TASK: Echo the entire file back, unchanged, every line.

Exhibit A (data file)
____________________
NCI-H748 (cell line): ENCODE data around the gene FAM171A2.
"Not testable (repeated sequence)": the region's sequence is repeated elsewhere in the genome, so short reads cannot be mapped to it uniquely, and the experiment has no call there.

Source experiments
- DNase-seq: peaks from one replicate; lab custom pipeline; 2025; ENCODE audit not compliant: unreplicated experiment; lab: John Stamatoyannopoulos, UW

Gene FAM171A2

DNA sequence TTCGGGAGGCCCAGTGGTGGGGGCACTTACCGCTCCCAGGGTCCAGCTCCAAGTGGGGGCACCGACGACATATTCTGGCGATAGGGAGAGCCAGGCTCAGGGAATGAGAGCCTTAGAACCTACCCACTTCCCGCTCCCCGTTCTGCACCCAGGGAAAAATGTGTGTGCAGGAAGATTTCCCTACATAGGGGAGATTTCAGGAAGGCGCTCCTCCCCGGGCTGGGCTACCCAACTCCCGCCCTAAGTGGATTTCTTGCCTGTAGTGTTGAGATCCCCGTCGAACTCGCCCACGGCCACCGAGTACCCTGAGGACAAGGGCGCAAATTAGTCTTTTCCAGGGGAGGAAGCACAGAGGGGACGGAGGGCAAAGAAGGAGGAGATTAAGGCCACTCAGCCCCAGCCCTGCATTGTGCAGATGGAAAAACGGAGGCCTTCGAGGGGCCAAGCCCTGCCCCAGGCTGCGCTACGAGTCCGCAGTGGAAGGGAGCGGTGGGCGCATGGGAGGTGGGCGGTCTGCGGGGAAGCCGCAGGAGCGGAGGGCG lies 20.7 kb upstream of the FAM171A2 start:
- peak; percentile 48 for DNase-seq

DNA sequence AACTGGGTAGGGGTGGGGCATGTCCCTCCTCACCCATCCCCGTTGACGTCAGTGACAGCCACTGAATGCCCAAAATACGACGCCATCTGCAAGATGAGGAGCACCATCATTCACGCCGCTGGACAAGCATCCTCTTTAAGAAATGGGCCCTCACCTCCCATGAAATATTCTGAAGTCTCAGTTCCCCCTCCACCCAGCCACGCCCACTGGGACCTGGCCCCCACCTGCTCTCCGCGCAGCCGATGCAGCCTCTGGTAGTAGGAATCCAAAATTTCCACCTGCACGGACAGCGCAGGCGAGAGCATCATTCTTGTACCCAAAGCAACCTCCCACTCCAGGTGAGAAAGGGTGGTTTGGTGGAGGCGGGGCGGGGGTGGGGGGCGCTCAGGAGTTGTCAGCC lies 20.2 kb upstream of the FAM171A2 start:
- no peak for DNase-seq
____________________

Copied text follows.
NCI-H748 (cell line): ENCODE data around the gene FAM171A2.
"Not testable (repeated sequence)": the region's sequence is repeated elsewhere in the genome, so short reads cannot be mapped to it uniquely, and the experiment has no call there.

Source experiments
- DNase-seq: peaks from one replicate; lab custom pipeline; 2025; ENCODE audit not compliant: unreplicated experiment; lab: John Stamatoyannopoulos, UW

Gene FAM171A2

DNA sequence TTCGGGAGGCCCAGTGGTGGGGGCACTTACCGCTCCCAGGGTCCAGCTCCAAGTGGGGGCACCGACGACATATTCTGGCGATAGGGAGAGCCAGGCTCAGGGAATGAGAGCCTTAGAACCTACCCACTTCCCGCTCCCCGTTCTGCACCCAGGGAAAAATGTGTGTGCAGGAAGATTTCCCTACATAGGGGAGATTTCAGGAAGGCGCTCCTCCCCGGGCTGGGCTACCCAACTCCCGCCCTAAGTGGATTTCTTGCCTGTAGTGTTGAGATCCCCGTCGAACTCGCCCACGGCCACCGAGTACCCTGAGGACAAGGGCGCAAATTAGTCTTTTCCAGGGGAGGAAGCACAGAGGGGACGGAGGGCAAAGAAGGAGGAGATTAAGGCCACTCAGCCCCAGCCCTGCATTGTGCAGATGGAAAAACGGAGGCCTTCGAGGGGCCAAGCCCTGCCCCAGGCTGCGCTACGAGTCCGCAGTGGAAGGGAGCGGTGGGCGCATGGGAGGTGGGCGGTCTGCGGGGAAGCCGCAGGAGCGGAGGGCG lies 20.7 kb upstream of the FAM171A2 start:
- peak; percentile 48 for DNase-seq

DNA sequence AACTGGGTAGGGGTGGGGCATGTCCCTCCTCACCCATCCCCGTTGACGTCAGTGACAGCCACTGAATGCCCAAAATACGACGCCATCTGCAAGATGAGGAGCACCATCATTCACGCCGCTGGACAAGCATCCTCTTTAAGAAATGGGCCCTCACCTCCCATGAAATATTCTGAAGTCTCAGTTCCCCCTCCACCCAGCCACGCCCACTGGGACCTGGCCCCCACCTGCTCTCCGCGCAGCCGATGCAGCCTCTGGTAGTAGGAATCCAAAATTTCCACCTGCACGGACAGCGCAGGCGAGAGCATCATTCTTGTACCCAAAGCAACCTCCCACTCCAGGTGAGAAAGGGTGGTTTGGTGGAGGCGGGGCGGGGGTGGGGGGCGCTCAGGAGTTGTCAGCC lies 20.2 kb upstream of the FAM171A2 start:
- no peak for DNase-seq